Literary history is rife with the stereotype of the long-suffering, devoted wife—a woman hovering in the footnotes of her husband’s memoir. In Should Auld Acquaintance: Discovering the Woman Behind Robbie Burns, Okanagan College professor Melanie Murray delves deep into the story of Jean Armour, muse, wife, and writing partner of Scotland’s national poet, creating a captivating lyrical portrait of a complicated and influential life. “There is not a lot we know about her,” says Murray. “It put me on a mission to get a picture of who she was, made up of more than the sketchy portrait painted by his letters.”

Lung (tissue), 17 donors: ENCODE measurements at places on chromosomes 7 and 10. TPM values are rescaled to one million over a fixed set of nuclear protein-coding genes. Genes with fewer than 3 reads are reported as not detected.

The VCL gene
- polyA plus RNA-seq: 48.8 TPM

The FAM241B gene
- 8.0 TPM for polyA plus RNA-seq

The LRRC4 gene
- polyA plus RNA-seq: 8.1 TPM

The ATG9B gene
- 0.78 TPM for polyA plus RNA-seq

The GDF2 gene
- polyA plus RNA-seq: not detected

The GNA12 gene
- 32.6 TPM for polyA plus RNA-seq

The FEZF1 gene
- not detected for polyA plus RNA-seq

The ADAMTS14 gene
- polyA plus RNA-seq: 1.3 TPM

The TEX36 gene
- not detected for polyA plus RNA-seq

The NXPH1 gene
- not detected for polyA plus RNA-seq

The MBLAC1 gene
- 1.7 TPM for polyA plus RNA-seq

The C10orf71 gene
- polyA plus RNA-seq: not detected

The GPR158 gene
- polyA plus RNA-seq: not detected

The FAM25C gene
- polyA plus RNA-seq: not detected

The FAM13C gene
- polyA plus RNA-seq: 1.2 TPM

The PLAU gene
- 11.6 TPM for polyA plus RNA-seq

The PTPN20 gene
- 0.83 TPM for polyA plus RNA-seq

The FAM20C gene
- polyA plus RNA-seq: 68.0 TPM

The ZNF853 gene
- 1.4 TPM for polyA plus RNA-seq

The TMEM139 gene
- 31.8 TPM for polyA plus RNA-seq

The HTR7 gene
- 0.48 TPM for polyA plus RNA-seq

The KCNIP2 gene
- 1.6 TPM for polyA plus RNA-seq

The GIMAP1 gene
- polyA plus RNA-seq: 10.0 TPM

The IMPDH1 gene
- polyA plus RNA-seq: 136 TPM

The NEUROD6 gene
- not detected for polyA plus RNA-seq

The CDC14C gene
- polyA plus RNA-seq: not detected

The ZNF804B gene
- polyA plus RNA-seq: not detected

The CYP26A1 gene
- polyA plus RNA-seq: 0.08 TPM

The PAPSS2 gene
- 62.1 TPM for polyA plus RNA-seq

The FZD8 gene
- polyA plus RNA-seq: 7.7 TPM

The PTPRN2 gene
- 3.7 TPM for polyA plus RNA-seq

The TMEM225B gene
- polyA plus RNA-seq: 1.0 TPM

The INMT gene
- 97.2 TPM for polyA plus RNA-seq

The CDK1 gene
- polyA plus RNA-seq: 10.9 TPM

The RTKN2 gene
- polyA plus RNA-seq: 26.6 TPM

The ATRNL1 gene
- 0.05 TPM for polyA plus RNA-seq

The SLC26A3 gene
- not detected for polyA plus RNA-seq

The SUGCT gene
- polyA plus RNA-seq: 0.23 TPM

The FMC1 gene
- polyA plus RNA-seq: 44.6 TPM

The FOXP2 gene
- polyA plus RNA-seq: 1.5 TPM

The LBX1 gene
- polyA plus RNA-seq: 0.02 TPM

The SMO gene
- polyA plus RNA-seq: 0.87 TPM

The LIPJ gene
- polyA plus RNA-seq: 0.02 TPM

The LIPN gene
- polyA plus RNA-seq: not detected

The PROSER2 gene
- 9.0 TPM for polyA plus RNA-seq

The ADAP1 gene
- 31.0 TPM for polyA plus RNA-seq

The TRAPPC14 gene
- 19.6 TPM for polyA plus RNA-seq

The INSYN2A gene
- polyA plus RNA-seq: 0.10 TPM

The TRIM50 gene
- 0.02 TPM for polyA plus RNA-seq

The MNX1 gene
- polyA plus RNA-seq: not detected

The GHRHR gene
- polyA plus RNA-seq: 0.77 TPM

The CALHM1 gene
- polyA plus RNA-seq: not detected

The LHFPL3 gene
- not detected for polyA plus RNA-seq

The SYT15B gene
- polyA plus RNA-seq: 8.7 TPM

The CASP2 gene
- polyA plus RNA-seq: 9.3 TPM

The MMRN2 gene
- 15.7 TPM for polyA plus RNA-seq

Born in the eastern Scottish village of Mauchline, Armour was shunned by her family upon beginning her relationship with Burns (a relationship which begat nine children, the last of whom was born on the day of Burns’s funeral—he died at age 37). Throughout his life, Burns drew upon Armour’s education and musical talent while producing his songs and verse. “She was more than a stabilizing force in his life,” says Murray, “She assisted him in adapting the old Scots songs, which she knew well and had studied. She could sing.” In Should Auld Acquaintance, one finds an easily readable work of literary historical non-fiction asserting the talent and character of Armour as an artist in her own right.
Never miss a story. Sign up for NUVO’s weekly newsletter.